I attended the Grace Hopper conference for the first time this year, and it was an incredibly inspiring four days for me. You can find more extensive notes on the sessions on the conference wiki, and the #ghc10 Tweet stream has some real gems in it. While the sessions were insightful and incredibly useful, I most appreciated the conference for the opportunity to network with such a large and diverse group of technical women. More than 2,500 people attended the conference, approximately 900 of them students, and I have never been to an event where so many members of the audience were women of color. For those of us in the Open Source community, we need to take a page from the conference organizers on how to increase all kinds of diversity amongst the attendees of our gatherings.
The Open Source Track was a resounding success. Sessions averaged more than 50 attendees and in several sessions, such as the Open Source for Good panel, we had a completely packed house. I was particularly excited about the opportunity to speak to so many women one on one at the Free and Open Source Software Projects exhibit booth.
The Open Source Codeathon for Humanity allowed several women the chance to come together and create software for the Sahana project. Terri Oda’s photo essay on the Codeathon is incredible – check it out! Many thanks and kudos to the several Sahana community members who came to share their knowledge with all of us. A huge thanks to the National Security Agency for sponsoring the Codeathon and Open Source Track. Their support not only allowed us to share our passion for Open Source, but to simply introduce many women to it: what it is, why it’s important and how Open Source can be a great force for positive social change and technological innovation.
I also want to give my thanks to the many women who made the Open Source track possible by speaking, exhibiting and organizing activities, and especially the Open Source program committee. I’d also like to give yet another shout out to my colleagues who helped make the Getting Started in Free and Open Source panel a reality: Selena Deckelmann, Greg Hislop, Deborah Nicholson, Terri Oda and Pinar Yanardag.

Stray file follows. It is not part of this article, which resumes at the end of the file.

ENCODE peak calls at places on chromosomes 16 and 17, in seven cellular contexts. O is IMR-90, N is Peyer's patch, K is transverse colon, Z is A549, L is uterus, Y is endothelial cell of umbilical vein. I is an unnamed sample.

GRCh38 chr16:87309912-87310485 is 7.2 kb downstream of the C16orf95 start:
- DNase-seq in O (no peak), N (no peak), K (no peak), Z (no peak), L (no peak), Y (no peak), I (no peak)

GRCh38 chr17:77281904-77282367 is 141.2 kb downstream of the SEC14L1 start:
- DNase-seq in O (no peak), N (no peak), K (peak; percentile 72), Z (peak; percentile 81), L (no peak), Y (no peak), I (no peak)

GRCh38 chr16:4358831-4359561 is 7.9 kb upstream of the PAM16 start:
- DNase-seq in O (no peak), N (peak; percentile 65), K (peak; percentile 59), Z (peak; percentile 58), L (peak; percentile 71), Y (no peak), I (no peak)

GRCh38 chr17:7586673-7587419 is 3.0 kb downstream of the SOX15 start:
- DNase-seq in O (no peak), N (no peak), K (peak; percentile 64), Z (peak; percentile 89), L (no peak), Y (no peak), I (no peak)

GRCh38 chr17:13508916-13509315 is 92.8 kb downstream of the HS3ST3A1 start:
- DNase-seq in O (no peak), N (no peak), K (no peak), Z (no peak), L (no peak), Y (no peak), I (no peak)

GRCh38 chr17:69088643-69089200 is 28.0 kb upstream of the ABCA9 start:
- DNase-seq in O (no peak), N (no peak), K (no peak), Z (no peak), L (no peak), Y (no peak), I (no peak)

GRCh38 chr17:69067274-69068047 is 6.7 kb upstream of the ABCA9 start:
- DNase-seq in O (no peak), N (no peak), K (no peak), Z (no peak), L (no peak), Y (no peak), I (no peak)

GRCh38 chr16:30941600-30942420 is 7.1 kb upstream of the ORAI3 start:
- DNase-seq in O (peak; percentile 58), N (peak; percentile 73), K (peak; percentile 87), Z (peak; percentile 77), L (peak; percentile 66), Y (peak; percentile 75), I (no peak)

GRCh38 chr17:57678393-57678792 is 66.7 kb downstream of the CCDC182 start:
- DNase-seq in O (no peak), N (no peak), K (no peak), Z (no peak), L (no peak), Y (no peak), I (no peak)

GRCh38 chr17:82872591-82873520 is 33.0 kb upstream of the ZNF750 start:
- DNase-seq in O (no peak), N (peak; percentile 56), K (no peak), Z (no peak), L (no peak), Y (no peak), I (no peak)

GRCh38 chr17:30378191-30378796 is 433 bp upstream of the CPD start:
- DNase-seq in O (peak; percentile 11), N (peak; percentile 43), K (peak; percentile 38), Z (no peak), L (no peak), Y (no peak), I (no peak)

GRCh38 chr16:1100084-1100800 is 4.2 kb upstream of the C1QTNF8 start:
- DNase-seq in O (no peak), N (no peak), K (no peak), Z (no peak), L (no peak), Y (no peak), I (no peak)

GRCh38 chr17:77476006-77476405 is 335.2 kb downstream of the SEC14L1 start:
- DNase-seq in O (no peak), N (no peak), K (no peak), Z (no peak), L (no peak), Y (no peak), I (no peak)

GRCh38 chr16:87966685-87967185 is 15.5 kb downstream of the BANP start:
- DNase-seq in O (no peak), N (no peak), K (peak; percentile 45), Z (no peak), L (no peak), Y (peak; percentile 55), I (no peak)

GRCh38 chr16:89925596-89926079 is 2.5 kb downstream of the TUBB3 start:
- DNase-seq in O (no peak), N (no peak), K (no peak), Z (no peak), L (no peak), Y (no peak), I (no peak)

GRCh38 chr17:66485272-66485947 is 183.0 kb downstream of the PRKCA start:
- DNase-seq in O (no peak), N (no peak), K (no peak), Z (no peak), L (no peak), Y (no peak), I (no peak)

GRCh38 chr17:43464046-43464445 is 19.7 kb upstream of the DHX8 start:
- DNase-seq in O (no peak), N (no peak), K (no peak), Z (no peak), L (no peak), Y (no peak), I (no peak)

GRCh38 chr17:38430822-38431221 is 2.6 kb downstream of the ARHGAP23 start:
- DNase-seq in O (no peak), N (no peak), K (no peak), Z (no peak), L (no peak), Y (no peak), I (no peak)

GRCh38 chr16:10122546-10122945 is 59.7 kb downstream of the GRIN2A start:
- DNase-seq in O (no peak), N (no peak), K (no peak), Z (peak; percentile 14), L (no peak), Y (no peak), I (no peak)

While there were many excellent sessions at the conference, I have to say the Keynote presentations were simply stunning. In the conference newcomer’s guide, they tell you not to miss the keynotes, no matter what, and they’re right. While I thoroughly enjoyed each Keynote I attended, I have to give a special mention of Carol Bartz’s address. I have never seen a speaker be so authentic and candid with her audience, and Carol’s advice to all of us was excellent.
Carol urged us to remember our responsibility to take charge of our own careers. To paraphrase, it’s not our boss’ responsibility – “he’s concerned with his own career.” It’s not our friends’ responsibility – they have their own agendas and needs. It’s not our family’s responsibility – they have their own ideas of what will make us happy and successful. And she reminded each of us, to thunderous applause, that “sometimes, you just have to be a bioatch.”
If you’re a woman in technical computing and you haven’t attended Grace Hopper, that’s a bug you have to fix. The conference will be coming to Portland, Oregon, USA next year, providing an amazing opportunity for you to enjoy both Grace Hopper and the vibrant technical community in Portland. I can’t wait.
Thanks to Gail Carmichael and Terri Oda for the fantastic photos used in this post. Gail’s photo of Carol Bartz is used with her permission, and Terri’s images are available under a Creative Commons License. The coverted restroom photo is my own and you are welcome to use it.